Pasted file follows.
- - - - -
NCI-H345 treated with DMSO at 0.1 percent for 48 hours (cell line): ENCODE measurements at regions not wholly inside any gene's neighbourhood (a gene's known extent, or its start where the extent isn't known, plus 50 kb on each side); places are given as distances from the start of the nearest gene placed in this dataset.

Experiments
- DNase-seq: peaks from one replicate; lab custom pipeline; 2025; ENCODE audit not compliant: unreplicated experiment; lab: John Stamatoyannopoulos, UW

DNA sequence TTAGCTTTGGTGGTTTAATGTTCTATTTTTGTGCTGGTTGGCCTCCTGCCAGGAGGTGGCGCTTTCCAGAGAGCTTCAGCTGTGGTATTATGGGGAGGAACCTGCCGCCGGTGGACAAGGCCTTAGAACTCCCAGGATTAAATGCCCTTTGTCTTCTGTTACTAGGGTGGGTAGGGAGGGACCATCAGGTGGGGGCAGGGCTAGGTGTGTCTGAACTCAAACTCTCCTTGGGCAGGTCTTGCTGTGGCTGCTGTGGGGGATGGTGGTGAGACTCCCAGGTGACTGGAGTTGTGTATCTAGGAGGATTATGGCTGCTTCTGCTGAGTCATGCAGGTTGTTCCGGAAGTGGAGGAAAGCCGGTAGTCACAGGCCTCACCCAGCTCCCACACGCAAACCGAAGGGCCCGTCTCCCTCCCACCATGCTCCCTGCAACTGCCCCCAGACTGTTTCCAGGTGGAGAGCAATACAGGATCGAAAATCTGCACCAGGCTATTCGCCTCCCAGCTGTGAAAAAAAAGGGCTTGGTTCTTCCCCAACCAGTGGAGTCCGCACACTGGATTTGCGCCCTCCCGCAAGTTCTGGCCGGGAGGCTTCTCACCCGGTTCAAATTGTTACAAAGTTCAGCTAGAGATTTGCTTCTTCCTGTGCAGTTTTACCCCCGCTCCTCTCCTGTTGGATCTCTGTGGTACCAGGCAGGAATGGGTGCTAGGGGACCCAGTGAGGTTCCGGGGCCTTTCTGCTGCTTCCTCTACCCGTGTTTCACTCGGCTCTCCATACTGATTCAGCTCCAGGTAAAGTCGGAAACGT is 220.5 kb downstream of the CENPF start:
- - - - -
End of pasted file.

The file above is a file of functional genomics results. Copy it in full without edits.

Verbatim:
NCI-H345 treated with DMSO at 0.1 percent for 48 hours (cell line): ENCODE measurements at regions not wholly inside any gene's neighbourhood (a gene's known extent, or its start where the extent isn't known, plus 50 kb on each side); places are given as distances from the start of the nearest gene placed in this dataset.

Experiments
- DNase-seq: peaks from one replicate; lab custom pipeline; 2025; ENCODE audit not compliant: unreplicated experiment; lab: John Stamatoyannopoulos, UW

DNA sequence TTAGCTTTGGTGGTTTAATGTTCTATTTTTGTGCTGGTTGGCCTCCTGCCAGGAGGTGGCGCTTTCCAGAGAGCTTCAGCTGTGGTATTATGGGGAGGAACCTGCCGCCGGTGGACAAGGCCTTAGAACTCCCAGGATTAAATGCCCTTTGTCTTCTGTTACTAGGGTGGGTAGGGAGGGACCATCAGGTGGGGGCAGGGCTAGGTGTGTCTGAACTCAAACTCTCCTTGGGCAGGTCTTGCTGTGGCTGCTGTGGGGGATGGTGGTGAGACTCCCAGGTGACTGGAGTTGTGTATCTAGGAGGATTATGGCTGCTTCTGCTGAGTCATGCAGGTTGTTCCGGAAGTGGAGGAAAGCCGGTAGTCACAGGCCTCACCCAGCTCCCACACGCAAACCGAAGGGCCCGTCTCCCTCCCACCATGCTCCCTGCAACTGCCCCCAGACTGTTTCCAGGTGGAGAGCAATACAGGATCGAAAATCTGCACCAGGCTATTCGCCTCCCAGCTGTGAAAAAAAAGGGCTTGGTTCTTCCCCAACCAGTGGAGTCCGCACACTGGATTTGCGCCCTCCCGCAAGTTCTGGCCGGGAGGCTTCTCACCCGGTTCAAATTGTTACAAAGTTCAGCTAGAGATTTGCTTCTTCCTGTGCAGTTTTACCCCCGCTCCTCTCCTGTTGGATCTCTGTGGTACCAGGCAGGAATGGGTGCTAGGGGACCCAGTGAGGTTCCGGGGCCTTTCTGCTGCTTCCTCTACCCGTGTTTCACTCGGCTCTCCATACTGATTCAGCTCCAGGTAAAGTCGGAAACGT is 220.5 kb downstream of the CENPF start: